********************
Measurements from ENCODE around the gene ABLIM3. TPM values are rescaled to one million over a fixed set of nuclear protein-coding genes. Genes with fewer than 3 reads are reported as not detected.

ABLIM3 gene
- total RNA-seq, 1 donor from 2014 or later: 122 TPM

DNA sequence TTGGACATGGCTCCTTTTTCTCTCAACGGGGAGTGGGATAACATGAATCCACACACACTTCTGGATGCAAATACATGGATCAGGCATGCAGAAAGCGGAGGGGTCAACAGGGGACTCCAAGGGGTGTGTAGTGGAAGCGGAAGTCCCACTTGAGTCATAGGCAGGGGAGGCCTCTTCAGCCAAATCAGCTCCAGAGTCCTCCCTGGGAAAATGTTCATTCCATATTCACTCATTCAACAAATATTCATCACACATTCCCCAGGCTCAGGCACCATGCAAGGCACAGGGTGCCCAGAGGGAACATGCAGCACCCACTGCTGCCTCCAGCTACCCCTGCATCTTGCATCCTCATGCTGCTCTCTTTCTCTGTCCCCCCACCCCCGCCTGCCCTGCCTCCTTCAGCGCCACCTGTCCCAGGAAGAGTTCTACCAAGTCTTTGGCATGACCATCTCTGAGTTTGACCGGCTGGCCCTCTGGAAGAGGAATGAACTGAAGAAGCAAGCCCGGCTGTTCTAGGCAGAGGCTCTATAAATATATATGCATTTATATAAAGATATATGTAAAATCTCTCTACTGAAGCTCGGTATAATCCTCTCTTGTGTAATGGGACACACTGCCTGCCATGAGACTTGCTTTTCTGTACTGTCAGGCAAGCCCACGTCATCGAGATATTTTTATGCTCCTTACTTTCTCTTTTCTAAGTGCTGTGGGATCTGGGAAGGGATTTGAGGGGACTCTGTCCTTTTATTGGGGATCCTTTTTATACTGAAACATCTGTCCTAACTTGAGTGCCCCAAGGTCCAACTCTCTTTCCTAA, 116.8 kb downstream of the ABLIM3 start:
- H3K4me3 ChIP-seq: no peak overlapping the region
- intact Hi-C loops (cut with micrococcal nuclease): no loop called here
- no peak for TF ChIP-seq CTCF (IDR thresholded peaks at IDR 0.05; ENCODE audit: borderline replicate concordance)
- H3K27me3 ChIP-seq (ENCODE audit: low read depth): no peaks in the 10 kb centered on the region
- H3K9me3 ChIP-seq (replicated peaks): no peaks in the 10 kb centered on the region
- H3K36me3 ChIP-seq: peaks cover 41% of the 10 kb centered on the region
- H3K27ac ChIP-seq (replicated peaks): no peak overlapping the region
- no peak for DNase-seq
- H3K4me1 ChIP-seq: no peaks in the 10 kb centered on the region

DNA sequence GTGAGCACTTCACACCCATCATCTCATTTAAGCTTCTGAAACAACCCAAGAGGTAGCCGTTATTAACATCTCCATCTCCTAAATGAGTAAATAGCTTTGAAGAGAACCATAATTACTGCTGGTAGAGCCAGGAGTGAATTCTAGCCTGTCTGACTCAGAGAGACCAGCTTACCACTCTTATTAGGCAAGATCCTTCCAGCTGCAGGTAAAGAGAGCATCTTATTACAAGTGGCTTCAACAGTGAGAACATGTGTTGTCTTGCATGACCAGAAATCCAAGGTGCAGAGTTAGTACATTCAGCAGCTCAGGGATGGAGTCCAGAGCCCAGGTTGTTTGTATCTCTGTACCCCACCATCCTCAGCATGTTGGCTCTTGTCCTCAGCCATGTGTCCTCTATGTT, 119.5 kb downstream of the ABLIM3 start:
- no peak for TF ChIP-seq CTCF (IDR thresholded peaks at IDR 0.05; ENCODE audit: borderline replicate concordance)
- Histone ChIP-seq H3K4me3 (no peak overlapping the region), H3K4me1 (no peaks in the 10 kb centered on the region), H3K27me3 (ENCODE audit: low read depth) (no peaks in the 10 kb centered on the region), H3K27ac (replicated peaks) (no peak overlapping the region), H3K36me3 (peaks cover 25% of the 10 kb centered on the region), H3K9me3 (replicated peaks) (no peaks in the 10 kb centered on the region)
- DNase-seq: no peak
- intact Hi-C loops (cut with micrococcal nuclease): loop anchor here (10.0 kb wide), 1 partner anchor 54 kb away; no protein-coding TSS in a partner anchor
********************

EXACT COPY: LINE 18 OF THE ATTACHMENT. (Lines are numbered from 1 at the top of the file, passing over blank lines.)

- intact Hi-C loops (cut with micrococcal nuclease): loop anchor here (10.0 kb wide), 1 partner anchor 54 kb away; no protein-coding TSS in a partner anchor